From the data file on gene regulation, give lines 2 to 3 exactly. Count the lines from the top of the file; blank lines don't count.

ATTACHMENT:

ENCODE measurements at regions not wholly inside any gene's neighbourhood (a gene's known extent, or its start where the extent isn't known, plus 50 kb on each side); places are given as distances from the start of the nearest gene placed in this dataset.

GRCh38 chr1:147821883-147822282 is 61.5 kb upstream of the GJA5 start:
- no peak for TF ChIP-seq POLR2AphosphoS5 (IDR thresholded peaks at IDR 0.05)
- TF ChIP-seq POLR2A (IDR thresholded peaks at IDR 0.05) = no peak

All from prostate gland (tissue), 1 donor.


GRCh38 chr1:147821883-147822282 is 61.5 kb upstream of the GJA5 start:
- no peak for TF ChIP-seq POLR2AphosphoS5 (IDR thresholded peaks at IDR 0.05)